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Charles Garfield

By: Charles Garfield
You may have had a difficult history with the person who’s dying—it’s fairly common for family members to be caring for someone who has abused, neglected or mistreated them, or broken their trust. And if that’s the case, you may come into this dying time full of anger, resentments, and lingering pain.
That was true for the family of a jazz musician I met on the cancer ward. Don was a talented pianist who had spent his life in smoky clubs, devoted to his music. In all his years of performing, he’d rarely been without a cigarette and a stiff drink when he sat down at the keyboard. Don’s wife Jean, a medical social worker, worried over his health, and when he developed a cough and began to lose weight, she and their kids begged him to at least cut back on the smoking. But music, he made clear, was “the most important thing in my life,” and cigarettes were part of it.
When Don was diagnosed with late-stage lung cancer, his family was bitter and resentful. They were scared and sad, but mostly, they told me, they were furious because he’d “brought his cancer on himself,” and because he’d always made them second to his music. It was impossible for them to visit without being overtaken by blame, judgment and what felt like years of frustration, disappointment and anger.
The past doesn’t go away just because someone is dying. But there is a chance in the present to create a more fulfilling end to the story—if you are willing to work through the emotions that are coming between you and the complex, difficult person you are losing.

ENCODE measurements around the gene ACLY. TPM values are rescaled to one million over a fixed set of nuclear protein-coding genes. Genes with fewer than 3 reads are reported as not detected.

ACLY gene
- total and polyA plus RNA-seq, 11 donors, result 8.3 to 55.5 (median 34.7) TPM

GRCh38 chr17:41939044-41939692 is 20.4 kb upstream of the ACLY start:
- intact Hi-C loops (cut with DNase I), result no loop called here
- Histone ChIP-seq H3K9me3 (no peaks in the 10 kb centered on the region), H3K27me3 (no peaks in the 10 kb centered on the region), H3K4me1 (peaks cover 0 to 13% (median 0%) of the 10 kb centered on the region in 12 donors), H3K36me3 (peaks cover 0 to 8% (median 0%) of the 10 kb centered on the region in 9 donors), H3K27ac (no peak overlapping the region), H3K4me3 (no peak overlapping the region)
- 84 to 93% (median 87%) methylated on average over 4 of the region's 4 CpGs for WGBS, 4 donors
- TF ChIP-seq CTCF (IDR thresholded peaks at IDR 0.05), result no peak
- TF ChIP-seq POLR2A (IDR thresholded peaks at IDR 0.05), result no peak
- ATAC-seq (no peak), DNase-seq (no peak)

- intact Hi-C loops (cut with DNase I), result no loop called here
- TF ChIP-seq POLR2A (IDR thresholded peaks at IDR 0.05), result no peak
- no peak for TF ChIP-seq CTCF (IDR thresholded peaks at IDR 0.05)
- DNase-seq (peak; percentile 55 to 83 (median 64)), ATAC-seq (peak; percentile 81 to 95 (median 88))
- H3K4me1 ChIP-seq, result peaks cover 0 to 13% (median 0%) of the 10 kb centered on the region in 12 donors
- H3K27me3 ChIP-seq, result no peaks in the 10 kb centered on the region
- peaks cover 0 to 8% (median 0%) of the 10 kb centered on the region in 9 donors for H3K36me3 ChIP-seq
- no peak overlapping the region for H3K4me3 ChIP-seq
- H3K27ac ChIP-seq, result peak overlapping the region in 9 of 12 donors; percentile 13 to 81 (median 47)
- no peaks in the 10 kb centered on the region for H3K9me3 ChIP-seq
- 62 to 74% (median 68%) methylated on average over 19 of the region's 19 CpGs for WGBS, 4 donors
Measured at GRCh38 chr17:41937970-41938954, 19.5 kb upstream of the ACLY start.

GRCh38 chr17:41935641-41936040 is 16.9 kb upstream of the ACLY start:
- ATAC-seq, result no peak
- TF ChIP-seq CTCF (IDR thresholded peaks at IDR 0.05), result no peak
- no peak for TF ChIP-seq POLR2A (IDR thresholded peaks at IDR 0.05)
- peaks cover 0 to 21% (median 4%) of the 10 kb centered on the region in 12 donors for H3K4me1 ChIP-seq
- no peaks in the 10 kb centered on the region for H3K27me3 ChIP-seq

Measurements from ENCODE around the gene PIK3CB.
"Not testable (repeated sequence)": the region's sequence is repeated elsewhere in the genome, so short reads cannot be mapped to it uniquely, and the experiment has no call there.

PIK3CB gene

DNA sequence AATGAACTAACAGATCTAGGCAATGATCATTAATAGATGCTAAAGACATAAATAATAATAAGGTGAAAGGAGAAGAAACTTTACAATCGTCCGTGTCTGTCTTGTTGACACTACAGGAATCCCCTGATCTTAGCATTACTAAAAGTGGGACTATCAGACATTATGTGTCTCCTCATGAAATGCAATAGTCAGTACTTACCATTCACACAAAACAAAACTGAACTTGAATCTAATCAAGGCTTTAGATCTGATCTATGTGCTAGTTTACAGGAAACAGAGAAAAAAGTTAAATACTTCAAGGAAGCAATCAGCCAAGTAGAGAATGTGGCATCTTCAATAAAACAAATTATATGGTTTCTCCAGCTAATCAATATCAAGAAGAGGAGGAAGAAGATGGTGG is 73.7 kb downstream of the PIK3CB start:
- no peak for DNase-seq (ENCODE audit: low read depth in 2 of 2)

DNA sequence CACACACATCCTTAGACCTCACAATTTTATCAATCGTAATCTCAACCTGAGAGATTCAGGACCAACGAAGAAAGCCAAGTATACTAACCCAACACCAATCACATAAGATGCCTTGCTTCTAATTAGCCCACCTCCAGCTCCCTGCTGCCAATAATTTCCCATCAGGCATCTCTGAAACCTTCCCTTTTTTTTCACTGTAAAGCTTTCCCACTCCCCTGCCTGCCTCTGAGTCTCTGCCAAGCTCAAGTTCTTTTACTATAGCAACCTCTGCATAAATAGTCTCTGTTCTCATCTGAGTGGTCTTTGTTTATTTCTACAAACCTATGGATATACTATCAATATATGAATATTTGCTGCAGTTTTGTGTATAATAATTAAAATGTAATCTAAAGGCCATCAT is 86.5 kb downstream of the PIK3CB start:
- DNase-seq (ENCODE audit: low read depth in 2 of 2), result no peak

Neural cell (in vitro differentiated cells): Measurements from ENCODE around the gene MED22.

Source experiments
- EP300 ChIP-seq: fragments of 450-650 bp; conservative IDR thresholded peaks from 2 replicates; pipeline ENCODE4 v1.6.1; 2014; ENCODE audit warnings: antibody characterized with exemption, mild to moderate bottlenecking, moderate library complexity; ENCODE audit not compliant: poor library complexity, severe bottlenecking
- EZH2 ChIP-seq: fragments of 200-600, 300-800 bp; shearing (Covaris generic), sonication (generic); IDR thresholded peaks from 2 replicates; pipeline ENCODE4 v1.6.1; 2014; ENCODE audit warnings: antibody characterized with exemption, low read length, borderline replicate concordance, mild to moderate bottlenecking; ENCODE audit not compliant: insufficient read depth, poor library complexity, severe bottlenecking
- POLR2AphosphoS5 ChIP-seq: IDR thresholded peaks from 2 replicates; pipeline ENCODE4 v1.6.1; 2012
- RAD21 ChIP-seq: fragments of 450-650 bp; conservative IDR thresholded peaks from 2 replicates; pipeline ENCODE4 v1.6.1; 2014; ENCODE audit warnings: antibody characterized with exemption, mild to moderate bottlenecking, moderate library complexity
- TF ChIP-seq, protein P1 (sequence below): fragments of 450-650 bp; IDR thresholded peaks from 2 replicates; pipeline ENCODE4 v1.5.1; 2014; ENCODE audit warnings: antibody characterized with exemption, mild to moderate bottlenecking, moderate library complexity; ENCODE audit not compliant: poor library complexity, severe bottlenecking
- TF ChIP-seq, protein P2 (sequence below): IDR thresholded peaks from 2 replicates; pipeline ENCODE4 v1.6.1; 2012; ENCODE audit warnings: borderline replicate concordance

If you’re extremely upset, don’t visit before you vent your feelings in private with a counselor, or by writing a letter that describes your fury and its reasons—a letter that you don’t send. I highly recommend talking to a social worker, spiritual counselor or psychologist on the hospital staff or hospice team, who can help you release your volatile emotions and focus on the words and actions that will be most healing to all of you.
Don’s family yelled, seethed and cried as they talked about him and the way he was abandoning them. They were incredulous and wary when I brought up forgiveness. (“Forgive him? You’re out of your mind.”) But as we talked through what that forgiveness really means, it was a choice that made sense to them.
Forgiveness doesn’t mean sucking it up and pretending the other person didn’t wrong you or cause you terrible pain. It doesn’t require forgetting what happened, admitting you were wrong, or waiting for the other person to apologize. It doesn’t even have to involve telling the other person you’ve forgiven him or her.
Instead, forgiveness involves setting down the burden that comes with keeping your resentment and rage alive in the present. In forgiving someone, you acknowledge your own pain, and find ways to move beyond it without changing the past or the other person. Some people do this by saying, “These feelings are hurting me. I’m going to let them go.”
You don’t have to forgive. But after you allow yourself to express your anger fully in the presence of a counselor, you may decide you want to.
I went with the family when they felt they could visit Don, and because of the work we’d done on anger and forgiveness, all the family members were able to speak from the heart more easily. I encouraged them to talk with Don about the good times they’d enjoyed—including the wonderful music that he’d given to them and his audiences—and to feel their love for him.

After four decades of training volunteers to sit at the bedsides of the dying, psychologist and Shanti founder Charles Garfield created an essential guide, Life’s Last Gift for friends and families who want to offer comfort and ease their loved ones’ final days.

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